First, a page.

So, on Day One post-revolution, when the victors set about righting the many wrongs that compelled them to fight in the first place, they would realize that they have power but they are severely lacking in the assets department. 

The issue is simple.  Revolution is not about destroying everything and building afresh.  If that were the case, the first problem that the new revolutionary government would have to resolve is starvation.  However bloody the battle is, once it is won, the victors still need roads, bridges, railways, electricity, schools, hospitals, teachers, scientists, administrative officers, tractors, earth-moving machinery, livestock, etc.  And buses. 

Each time you burn a bus (or carry out any act of destruction), you are depleting the asset base that you will be forced to work with once the revolution is done.  

The problem is that what is thus destroyed is seldom easily replaced. It takes a single matchstick to burn a bus.  It takes a lot of money to buy or build a new bus.  You kill a senior plant pathologist because he or she didn’t follow an order, but it will take you decades to replace that kind of expertise. 

Rebels must think about the Post-Revolution Reality (but not get carried away by it of course) and must therefore make sure that they aren’t going to miss any buses once the ‘war’ is won.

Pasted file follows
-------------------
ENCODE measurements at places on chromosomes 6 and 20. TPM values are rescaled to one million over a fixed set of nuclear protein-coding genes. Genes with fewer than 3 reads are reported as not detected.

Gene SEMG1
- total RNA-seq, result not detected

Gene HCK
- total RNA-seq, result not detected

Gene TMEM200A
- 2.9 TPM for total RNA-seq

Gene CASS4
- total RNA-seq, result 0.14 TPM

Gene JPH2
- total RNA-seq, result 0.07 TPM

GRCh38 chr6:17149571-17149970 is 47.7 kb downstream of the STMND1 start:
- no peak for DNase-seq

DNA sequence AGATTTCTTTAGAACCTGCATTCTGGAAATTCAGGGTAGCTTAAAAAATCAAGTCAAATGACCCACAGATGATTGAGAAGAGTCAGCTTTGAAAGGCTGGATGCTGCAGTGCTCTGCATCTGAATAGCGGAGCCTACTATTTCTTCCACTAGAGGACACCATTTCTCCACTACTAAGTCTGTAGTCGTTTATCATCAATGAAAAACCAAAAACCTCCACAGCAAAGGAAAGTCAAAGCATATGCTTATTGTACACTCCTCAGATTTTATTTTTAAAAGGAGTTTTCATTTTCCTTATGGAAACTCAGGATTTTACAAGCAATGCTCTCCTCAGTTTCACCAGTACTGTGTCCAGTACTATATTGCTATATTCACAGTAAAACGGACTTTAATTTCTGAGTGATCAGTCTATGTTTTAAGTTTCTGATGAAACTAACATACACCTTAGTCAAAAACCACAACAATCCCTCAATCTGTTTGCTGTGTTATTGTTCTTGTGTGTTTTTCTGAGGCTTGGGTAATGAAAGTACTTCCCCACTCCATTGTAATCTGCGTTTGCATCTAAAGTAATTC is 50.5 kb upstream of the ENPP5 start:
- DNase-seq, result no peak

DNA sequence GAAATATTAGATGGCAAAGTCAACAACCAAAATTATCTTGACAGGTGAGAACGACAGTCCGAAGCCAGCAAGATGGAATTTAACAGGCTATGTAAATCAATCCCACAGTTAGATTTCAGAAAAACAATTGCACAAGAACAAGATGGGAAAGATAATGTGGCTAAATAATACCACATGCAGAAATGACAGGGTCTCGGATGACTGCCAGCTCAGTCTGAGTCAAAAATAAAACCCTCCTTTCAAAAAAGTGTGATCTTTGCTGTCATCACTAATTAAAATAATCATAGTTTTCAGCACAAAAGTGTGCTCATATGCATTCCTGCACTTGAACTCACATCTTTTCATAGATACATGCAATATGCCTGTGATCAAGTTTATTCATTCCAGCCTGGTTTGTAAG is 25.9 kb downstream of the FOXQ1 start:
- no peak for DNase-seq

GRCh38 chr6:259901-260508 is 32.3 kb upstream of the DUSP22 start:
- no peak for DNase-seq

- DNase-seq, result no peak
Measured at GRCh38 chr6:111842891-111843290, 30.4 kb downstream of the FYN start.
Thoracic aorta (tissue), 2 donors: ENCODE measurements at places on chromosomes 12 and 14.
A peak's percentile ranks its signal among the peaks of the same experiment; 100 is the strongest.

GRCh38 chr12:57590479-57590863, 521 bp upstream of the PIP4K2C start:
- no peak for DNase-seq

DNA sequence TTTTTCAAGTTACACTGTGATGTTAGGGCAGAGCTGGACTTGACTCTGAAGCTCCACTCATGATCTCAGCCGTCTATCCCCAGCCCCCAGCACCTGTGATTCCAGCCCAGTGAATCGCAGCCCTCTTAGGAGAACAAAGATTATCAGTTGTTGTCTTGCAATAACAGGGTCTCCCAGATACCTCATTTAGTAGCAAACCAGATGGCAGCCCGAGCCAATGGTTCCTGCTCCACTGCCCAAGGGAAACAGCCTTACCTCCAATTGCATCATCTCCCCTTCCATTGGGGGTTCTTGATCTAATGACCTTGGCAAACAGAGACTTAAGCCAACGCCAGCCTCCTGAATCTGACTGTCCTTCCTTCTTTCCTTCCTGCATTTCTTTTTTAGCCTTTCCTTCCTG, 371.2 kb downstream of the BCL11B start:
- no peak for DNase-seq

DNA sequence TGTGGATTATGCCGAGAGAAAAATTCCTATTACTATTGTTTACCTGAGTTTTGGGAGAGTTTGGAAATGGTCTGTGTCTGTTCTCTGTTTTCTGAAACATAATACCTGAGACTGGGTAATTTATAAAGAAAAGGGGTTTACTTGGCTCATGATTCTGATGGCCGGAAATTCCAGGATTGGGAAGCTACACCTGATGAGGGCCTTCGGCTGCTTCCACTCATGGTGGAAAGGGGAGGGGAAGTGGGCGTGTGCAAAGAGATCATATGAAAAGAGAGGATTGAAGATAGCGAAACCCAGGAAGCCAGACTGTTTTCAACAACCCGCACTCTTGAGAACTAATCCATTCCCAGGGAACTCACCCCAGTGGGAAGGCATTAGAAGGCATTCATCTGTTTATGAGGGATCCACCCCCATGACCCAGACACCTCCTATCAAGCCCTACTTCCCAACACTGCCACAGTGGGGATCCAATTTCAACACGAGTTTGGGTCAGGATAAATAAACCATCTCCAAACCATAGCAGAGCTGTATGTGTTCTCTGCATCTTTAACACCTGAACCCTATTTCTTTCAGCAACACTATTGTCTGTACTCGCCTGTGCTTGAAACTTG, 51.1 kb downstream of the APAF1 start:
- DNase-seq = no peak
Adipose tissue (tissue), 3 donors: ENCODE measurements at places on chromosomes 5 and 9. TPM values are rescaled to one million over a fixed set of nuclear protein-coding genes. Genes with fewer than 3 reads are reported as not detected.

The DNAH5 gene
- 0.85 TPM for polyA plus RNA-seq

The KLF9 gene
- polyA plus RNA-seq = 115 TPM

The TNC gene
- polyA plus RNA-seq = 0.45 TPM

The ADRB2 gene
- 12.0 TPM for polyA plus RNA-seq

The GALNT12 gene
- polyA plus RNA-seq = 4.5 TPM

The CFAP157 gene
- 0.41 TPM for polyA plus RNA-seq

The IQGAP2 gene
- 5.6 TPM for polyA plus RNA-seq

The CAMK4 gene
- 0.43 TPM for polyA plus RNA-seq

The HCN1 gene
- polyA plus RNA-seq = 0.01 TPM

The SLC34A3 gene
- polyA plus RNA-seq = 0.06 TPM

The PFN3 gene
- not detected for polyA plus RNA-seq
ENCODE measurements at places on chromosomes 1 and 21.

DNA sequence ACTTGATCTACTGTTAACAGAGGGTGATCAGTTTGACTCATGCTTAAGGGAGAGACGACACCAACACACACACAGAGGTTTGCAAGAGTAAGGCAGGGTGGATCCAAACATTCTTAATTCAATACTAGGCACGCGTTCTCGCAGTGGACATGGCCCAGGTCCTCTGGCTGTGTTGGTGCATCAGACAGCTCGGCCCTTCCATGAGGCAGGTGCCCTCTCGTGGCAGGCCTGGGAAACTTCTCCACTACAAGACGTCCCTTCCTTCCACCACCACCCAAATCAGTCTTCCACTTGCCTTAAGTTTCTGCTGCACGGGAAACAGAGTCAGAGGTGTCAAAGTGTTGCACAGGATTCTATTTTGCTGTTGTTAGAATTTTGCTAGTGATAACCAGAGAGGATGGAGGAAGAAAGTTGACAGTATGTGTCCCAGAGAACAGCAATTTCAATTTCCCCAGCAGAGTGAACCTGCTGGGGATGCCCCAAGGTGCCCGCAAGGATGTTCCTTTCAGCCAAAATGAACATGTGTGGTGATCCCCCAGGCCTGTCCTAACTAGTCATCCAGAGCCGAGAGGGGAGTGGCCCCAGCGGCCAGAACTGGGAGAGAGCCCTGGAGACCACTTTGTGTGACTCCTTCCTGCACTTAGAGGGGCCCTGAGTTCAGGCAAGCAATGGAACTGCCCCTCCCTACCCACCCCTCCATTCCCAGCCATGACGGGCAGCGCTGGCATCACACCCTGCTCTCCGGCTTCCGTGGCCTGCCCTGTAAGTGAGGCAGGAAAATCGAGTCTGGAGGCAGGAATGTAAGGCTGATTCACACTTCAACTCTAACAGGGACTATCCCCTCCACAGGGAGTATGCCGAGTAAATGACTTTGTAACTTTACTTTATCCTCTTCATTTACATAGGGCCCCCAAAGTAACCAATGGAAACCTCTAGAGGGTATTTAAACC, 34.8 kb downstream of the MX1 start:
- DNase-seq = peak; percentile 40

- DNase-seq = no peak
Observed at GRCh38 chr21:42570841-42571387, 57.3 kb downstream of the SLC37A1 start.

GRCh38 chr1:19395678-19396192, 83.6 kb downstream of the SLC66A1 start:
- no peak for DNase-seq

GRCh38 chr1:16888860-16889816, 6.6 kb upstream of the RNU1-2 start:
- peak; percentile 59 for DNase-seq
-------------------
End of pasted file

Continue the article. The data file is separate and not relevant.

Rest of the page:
Malinda Seneviratne is a freelance writer who can be reached at malindasenevi@gmail.com

Other articles in this series

The sun will never set
When the enemy expands consider inflation
When you are the last one standing
Targets visible and targets unidentified
When you have to vote
So when are you planning to graduate?
The belly of the beast is addictive
When you meet pomposity, flip the script
When did you last speak with an old man?
Dear Rebel, please keep it short
Get ready for those setbacks
The rebel must calculate or perish
Are you ready to deceive?
Dear Rebel, 'P' is also for 'Proportion' 
Dear Rebel, have you got the e-factor out of the way?
Have you carefully considered the f-word?
It is so easy to name the enemy, right?
The p-word cuts both ways
Cards get reflected in eyes, did you know?
It's all about timing 
Heroes and heroism are great, but...
Recruiting for a rebellion
The R, L and H of 'Rebellion'
Pack in 'Humor' when you gather rebellion-essentials
When the enemy is your best friend
The MSM Principle of Engagement
Dear Rebel, get some creature-tips!
Dear Rebel, get through your universities first
Read the enemies' Bibles
Poetry, love and revolution
Are you ready to shut down your petrol shed
The details, the details!
Know your comrades
Good to meditate on impermanence.
Time is long, really long
Learn from the termites 
Be warned: the first victory is also the first defeat
Prediction is asking for trouble
Visualize, strategize and innovate
How important is authority?
Don't forget to say 'Hello!'
It's not over until you clean up!
Have you met 'PB' of Alutwela?
Are you sure about those selfies?
Power and principles
'Few does not mean 'weak'